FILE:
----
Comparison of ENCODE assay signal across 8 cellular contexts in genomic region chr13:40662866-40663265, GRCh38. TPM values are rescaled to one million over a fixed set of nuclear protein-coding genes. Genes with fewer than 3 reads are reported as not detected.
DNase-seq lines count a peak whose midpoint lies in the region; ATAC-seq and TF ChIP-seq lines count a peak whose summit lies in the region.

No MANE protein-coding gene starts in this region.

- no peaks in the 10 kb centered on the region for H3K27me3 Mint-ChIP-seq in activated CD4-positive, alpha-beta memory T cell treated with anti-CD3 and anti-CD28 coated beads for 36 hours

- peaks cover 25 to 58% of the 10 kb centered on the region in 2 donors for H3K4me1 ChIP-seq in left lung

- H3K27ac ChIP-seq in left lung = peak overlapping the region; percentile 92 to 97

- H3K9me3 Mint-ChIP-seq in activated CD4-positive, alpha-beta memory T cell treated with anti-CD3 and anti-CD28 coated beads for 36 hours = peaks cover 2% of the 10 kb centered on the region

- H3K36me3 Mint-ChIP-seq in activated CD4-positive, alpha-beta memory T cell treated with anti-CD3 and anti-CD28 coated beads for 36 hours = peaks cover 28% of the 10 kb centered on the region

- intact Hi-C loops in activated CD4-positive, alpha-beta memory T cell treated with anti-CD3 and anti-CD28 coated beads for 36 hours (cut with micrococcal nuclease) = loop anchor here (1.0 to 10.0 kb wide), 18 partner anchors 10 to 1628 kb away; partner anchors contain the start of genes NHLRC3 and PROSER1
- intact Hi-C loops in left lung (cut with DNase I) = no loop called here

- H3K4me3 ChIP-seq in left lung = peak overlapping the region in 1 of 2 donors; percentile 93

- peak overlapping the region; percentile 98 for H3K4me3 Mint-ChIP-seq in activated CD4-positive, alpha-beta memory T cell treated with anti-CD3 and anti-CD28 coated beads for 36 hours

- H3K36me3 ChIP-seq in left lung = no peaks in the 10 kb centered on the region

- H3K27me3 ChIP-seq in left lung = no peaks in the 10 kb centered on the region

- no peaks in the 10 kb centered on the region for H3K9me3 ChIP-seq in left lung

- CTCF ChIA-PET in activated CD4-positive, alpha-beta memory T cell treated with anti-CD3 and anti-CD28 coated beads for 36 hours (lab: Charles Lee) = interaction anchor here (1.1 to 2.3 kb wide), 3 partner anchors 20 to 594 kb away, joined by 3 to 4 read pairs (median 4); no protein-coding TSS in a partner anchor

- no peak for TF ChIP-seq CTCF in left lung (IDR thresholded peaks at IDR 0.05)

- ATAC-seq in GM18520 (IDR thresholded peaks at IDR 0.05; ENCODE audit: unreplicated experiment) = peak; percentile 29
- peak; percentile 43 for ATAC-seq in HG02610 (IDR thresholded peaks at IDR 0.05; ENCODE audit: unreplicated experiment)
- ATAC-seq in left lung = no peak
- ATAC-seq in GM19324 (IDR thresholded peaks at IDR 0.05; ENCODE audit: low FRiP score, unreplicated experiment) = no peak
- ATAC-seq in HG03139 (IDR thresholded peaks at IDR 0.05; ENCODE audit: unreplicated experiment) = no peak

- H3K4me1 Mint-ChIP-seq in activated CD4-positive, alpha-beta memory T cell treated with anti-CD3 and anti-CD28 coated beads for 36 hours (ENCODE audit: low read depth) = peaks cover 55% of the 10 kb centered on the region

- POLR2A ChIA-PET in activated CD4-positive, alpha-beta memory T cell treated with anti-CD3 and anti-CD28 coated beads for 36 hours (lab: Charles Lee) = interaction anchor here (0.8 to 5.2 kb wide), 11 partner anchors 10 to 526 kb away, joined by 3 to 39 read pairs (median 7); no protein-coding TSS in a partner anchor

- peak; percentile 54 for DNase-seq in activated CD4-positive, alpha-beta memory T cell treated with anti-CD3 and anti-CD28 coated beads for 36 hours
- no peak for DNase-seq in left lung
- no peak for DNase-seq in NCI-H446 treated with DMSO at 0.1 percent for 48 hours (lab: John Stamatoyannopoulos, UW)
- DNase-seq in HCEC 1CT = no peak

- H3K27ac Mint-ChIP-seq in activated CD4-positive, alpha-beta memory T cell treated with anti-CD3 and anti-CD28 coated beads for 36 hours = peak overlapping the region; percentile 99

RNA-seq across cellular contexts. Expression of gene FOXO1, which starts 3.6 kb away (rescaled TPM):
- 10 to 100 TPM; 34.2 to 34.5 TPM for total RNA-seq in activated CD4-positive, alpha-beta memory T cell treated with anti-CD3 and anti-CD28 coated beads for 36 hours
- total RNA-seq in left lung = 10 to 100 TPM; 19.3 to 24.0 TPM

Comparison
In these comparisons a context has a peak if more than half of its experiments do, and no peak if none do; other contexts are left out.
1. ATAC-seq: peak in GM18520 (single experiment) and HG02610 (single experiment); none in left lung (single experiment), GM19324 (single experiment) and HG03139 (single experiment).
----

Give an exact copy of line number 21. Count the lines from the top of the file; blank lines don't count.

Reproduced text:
- ATAC-seq in GM19324 (IDR thresholded peaks at IDR 0.05; ENCODE audit: low FRiP score, unreplicated experiment) = no peak